Copyright 2002-2015 Rick Mohr
 

You can configure Vocola to allow speaking several commands in a row without pausing. For example, assume your commands allow you to say:

"3 Words Right"   to move the cursor 3 words to the right,
"2 Right"
to move the cursor 2 characters to the right, and
"Kill Char"
to delete 1 character.

If you wanted to speak these three commands in succession you would normally have to pause between commands, saying

"3 Words Right" (pause) "2 Right" (pause) "Kill Char".

With command sequences enabled you don't need to pause, so you can say

"3 Words Right 2 Right Kill Char".

Once you get used to speaking command sequences, text editing by voice becomes faster and less frustrating.

Note that with Vocola 3 you can sequence commands defined in different files, such as a global command and an application-specific command. But you can't sequence a command which isn't enabled—for example, if you wanted to bring up your mail application and start a new message you would have to say "Use Mailer" (pause) "New Message". (You could of course write a global "New Message" command to do both actions.)

Also, you cannot sequence a Vocola command with a WSR command. But if a WSR command is important in sequences you could write a Vocola command which invokes it using HearCommand, and sequence that.

To enable command sequences, use the Vocola Options Panel.

You might think command sequences would lead to mistakes when an unexpected combination of commands is recognized, but in practice I have found few misrecognitions. It's a good idea to avoid single-word commands, but that's a good idea anyway.

How to prevent command sequence misrecognitions

Command sequences work pretty well, but unfortunately are more likely than single commands to be misrecognized as dictation. For example, the commands "Word Right" and "Kill Word" are reliably recognized as single commands, but the sequence "Word Right Kill Word" may be misrecognized as the dictation "word right till word".

You can work around this problem using the library function Vocola.AddTermAlternate, which registers alternate command words. For example:

Vocola.AddTermAlternate(Kill, Till)

This call directs Vocola to recognize any command containing the word "Kill" even if the word "Till" is spoken instead. So if WSR hears "Word Right Till Word" Vocola will still invoke the commands "Word Right" and "Kill Word". It's as if the "Kill Word" command were written as (Kill|Till) Word, except it doesn't obscure the meaning of the command and it works for all commands containing the word "Kill".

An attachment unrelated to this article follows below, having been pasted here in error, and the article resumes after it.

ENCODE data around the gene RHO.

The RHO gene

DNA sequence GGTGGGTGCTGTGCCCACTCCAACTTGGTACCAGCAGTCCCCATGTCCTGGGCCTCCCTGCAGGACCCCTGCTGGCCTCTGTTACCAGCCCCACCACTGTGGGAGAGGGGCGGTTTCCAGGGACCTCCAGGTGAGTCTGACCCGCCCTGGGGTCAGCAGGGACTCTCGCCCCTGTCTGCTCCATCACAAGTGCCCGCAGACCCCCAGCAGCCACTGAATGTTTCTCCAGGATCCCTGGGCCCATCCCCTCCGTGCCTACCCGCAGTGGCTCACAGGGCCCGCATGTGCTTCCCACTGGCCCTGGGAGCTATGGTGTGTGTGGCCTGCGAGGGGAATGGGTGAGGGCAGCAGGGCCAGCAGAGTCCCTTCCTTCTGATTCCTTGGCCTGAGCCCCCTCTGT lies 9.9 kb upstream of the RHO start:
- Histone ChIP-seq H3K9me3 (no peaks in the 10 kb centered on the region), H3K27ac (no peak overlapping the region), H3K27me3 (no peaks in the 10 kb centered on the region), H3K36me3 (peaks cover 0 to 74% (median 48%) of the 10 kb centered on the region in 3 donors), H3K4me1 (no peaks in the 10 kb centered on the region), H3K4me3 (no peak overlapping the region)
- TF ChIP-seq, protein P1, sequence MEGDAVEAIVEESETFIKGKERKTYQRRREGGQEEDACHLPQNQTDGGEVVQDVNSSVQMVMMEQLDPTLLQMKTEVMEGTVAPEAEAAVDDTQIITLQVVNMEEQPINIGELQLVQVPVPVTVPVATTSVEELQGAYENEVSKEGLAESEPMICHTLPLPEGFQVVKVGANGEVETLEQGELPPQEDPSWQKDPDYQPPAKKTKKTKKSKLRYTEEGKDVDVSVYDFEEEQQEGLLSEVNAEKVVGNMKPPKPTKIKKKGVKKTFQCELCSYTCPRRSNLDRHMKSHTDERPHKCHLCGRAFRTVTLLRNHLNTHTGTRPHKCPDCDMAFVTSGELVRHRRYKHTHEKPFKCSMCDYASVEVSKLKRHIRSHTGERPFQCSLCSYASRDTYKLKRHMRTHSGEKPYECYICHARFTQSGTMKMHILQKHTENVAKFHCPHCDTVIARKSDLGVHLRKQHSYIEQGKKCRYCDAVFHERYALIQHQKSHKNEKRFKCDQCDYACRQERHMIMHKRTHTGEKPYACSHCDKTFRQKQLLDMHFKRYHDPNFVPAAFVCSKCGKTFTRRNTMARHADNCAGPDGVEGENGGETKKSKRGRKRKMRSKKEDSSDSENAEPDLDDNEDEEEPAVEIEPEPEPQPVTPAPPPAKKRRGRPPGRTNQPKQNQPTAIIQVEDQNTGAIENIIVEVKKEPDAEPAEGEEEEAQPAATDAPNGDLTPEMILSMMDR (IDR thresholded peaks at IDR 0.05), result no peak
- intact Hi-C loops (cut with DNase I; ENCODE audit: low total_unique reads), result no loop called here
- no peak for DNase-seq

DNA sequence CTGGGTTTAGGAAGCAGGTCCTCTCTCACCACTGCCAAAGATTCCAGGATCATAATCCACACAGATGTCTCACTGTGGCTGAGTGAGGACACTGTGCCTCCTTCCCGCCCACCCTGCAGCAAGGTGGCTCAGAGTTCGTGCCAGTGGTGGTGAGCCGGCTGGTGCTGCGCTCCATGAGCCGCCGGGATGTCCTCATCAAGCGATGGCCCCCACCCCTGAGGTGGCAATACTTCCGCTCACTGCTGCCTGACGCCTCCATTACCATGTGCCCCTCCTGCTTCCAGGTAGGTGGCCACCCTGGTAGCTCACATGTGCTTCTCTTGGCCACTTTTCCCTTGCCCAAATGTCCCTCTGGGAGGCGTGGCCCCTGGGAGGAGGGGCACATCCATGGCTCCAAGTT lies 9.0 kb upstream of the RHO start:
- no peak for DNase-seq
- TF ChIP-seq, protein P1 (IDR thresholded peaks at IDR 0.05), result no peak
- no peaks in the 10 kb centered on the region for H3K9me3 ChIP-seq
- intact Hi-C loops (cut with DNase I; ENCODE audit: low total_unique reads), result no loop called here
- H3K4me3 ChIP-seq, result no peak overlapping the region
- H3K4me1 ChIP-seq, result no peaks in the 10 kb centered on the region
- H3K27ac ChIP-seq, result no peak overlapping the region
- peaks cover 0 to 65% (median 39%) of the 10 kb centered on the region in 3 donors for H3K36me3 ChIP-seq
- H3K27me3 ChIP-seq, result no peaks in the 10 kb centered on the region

If you encounter misrecognitions, add calls to an onLoad function in _global.vcl (or another global command file), for example:

onLoad() := Vocola.AddTermAlternate(End, And)
            Vocola.AddTermAlternate(Find, Fine)
            Vocola.AddTermAlternate(Paste, Pace, Base, Based);

Because most command words won't need alternates you can fairly quickly eliminate most command sequence misrecognitions. It's an annoying time investment, but having the efficiency of command sequences may override the annoyance.

Some readers may wonder why this problem arises. It's caused by a baffling feature of the WSR engine—a command with many alternative words has a lower recognition score than a command with few alternative words. Since command sequences use a giant command with many alternative words, the engine gives them a very low score. WSR does favor commands over identical dictation, so in most cases a command sequence is recognized just fine even with its low score. But if one or more command words sounds very similar to another word, the engine gives a higher score to the non-identical dictation and you get a misrecognition.